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Deportation For Criminal Inadmissibility

Canadian Immigration Lawyer Wants Client Released – Claims Charter Rights Infringed

OTTAWA – A 26-year-old Yemen-born man convicted of bank robbery and other offenses has remained in custody by the Canadian Immigration and Refugee Board for over 20 months, while facing deportation to his country of birth.

Canadian immigration authorities have been holding Ahmed Ali Ahmed in custody since his completion of a two-year sentence for robbery. Ahmed’s lawyer Arghavan Gerami claims that Canadian immigration officials are violating two sections of the Canadian Charter of Rights and Freedoms by continuing to keep Ahmed in custody: the right to life, liberty, and security of person, and the right not to be arbitrarily detained. Gerami anticipated that a fourth attempt by Canada Border Services Agency to deport her client, slated for August, would again fail, further prolonging his detention. According to Germani, Ahmed has been denied reconstructive surgery to repair a torn ligament from which he has been suffering throughout his time in custody. Maintaining that her client cannot be deported to Yemen because of his medical issues and the country’s current state of unrest, Germani wants to take her client’s case to the Federal Court.

Inhumane treatment

“Even if you’re going to try to remove him, it’s inhumane in his medical condition to send him to a war zone where he will have no access to medical care,” said Gerami. “His continued detention, based on the new medical evidence that we have, constitutes cruel and unusual treatment.”

Ahmed is entitled to a detention review hearing every 30 days. At a hearing in June, the board refuted Gerami’s claims about the cruelty of Ahmed’s continued detainment.

Back in July, Judge René Leblanc of the Federal Court of Canada ruled that Ahmed’s detention had become indefinite after repeated failures to deport him, and that the immigration board’s decision on May 28 to keep him in custody neglected to account for the length of his detention due to the unstable security situation in Yemen.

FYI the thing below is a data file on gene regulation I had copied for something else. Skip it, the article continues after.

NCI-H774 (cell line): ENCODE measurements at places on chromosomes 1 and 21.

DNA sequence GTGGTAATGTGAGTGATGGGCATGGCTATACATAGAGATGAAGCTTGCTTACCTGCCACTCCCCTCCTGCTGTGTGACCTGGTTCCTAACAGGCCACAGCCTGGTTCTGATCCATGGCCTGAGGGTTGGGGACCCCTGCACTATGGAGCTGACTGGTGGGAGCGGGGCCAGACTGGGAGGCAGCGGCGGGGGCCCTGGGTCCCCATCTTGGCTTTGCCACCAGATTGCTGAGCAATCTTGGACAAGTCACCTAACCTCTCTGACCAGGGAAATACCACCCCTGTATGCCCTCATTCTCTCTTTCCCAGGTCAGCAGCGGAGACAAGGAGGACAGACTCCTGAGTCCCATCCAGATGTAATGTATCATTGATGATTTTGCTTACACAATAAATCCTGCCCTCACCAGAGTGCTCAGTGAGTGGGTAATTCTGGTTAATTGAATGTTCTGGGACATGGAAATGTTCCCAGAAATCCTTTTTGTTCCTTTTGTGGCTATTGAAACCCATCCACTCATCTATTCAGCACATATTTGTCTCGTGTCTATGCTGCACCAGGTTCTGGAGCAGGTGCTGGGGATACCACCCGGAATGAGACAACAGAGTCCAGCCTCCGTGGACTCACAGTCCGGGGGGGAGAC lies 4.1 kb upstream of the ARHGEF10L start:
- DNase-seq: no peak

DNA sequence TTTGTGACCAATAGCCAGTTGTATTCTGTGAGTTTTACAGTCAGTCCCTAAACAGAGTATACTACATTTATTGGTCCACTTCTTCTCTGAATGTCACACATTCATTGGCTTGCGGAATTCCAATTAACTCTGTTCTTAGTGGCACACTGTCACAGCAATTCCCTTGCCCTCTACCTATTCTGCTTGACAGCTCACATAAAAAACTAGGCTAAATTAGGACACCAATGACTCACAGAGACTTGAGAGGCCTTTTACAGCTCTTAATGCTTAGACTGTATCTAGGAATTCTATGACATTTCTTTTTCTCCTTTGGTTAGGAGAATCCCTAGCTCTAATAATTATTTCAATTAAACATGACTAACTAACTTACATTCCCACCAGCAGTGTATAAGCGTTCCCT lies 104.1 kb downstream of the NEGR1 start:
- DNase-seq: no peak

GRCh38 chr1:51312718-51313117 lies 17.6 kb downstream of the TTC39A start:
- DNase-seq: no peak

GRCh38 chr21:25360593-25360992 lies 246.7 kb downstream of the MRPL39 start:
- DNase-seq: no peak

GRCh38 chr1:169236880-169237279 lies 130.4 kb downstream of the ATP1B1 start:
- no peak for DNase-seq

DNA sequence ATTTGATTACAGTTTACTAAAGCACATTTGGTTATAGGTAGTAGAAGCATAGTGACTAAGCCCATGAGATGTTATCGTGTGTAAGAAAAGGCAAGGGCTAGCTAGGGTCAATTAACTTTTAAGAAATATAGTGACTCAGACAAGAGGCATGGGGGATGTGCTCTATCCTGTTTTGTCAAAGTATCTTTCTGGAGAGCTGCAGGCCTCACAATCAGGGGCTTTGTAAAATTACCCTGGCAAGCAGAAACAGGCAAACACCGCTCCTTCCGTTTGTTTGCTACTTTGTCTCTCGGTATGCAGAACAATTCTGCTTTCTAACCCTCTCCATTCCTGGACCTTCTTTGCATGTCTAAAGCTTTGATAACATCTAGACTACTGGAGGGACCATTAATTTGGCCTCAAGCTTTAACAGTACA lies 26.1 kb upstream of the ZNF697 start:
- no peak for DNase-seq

“In a context where the detention is now exceeding 20 months, which is a considerable amount of time from a liberty interest perspective, this factor, in my view, was just not given the consideration it deserved in the particular circumstances of the case,” Leblanc stated of the May 28 immigration board ruling.

Ahmed’s original deportation date in November of 2014 was postponed, and a subsequent date in December of the same year was cancelled due to the unstable situation in Egypt, which was to be his transition point en route to Yemen. The Yemen airport closure prevented subsequent attempts to deport him, including a planned deportation on April 18, but then the airport re-opened exclusively for military aircraft to deliver aid. For this reason, the board found that Ahmed’s detention is no longer indefinite. Other findings of the board were that Ahmed is still a flight risk and a threat to the public, and that he should be subject to psychological assessment.

Criminal Inadmissibility

The immigration board cited Ahmed’s criminal record, which includes convictions for sexual assault and forgery as well as robbery, in the May 28 immigration board ruling.

“In addition to your criminal record, which is a valid consideration in assessing the issue of danger to the public, members previously took note of the fact that not only was there an escalation in dangerous criminal behaviour but there was little evidence of rehabilitation to mitigate the danger concerns,” the ruling stipulated. “You do not accept responsibility for your conduct, you have claimed that you were duped into committing the bank robberies.”